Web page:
Consumers and small businesses wishing to send occasional parcels have traditionally been served by the Royal Mail with customers taking their parcel to their local Post Office and queuing up to send it. Historically, parcels carriers did not target smaller customers as this type of volume did not fit their business models, which rely on consolidation of pick-ups and/or deliveries to obtain superior economics. However, volume growth means that consumers, and small businesses such as eBay sellers, represent an increasingly important segment which has consequently become more attractive, both to traditional B2B carriers and new entrants to the market.
Two established trends drive the growth in opportunity for the Royal Mail’s C2X competitors: market volume growth and loss of share by the Royal Mail.
Market growth comes from two main sources. The rise of home shopping, which has led to significant growth in the volumes of items being returned by consumers, and marketplaces, such as eBay and Amazon. These have have become increasingly important shopping destinations. Their many small sellers need a way to dispatch the items they sell but, like consumers, may not have the scale to operate accounts with established parcels carriers.
The Royal Mail, as a private sector business, has increased its focus on profitability. This has led to increases to its prices with particular impact on certain size and weight bands. As a result, in many cases, it has become significantly more expensive than some of the newer C2X alternatives.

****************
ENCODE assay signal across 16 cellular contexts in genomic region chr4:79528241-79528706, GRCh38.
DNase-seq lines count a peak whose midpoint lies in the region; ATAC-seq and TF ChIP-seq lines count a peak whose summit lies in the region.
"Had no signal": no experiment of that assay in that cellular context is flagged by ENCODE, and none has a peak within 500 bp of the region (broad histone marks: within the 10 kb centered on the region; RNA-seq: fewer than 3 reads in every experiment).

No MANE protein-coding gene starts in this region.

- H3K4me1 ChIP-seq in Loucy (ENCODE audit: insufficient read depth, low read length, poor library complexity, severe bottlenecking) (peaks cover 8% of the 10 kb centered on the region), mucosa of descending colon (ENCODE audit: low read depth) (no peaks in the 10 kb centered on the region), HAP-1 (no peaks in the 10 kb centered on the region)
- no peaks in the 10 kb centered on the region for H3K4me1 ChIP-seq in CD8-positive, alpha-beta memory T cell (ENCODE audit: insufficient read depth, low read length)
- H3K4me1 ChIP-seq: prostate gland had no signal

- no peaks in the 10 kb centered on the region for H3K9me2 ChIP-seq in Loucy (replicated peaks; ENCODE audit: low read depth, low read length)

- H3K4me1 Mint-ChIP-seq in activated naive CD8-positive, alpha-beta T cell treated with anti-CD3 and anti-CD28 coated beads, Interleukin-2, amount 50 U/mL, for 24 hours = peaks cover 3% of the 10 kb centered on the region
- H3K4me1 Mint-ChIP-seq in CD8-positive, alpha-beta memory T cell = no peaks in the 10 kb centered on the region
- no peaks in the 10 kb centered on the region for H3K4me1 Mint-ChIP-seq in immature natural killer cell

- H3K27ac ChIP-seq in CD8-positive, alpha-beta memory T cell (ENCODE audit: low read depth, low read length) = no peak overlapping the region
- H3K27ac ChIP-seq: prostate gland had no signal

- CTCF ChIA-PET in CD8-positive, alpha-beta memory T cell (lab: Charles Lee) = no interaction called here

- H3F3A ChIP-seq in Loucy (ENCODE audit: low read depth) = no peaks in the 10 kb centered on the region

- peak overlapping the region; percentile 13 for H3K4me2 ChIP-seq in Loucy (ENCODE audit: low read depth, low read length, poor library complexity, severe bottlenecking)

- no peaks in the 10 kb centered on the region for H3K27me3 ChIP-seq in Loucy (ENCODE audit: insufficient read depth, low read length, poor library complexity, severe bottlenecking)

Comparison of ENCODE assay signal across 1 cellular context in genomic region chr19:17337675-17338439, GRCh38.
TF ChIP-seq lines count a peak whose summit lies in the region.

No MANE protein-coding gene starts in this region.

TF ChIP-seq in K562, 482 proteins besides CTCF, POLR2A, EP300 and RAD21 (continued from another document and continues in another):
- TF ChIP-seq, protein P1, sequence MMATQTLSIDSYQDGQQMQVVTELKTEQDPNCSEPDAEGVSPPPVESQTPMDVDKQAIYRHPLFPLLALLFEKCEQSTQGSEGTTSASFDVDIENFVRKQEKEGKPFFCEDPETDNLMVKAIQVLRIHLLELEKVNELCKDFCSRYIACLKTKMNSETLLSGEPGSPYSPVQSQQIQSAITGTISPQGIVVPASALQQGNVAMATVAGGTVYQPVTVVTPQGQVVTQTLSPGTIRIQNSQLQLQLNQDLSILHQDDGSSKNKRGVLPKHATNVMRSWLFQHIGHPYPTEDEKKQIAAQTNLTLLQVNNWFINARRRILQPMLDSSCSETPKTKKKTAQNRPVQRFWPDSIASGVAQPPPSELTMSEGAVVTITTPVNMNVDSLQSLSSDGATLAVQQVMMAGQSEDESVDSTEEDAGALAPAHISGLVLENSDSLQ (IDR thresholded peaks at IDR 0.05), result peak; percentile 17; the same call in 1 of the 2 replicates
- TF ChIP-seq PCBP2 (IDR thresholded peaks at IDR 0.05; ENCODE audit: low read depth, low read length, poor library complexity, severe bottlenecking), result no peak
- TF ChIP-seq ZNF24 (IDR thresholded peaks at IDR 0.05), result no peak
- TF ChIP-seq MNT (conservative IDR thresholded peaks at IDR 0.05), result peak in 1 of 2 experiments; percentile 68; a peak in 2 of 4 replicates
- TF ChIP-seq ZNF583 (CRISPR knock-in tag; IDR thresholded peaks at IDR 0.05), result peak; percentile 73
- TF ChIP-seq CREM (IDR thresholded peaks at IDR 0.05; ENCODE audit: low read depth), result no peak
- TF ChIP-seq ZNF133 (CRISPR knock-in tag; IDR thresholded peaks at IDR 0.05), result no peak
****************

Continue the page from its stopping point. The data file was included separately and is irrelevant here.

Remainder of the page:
While the Royal Mail it has been successful in growing volumes from business customers such as home shopping retailers, it has inevitably lost some of its historically dominant C2X segment share.
Some established carriers, such as UKMail, TNT, Interlink and DHL have introduced specific services for consumers. At the same time, businesses with models specifically focusing on the needs of this segment have emerged with many having achieved impressive growth rates. The models can be categorised as networks and brokers.
Networks have collection and delivery points, which are either lockers or manned locations such as convenience stores. Examples include Collect+, myHermes ParcelShop, UPS’s Access Point network, which use the systems of its recent acquisition, Kiala, and the InPost and ByBox locker networks.
Brokers operate consumer-facing websites which offer services from a range of mainstream parcels carriers, typically at rates which would not be accessible to the consumer. Examples include Parcel2Go, Interparcel and Parcel Monkey.
Apex Insight’s C2X parcels report finds that satisfaction levels vary between the individual networks and brokers with lost parcels being the most frequent cause for complaint but price being the biggest driver of actual switching.
Prospects for further C2X parcels segment growth are good. Certainly few people doubt that home shopping will continue to grow and eBay UK has performed strongly in its latest year suggesting that marketplace shopping is still far from mature.
The Royal Mail’s strategy is an area of greater uncertainty for its competitors. 2013 price increases harmed its volumes but more recent changes were designed to improve its position. Amongst the other players, it is not yet clear which business models or which companies will emerge as the winners. The market presents opportunities and threats for the various different models but the opportunities provided by volume growth mean that any eventual shakeout is likely to be delayed.
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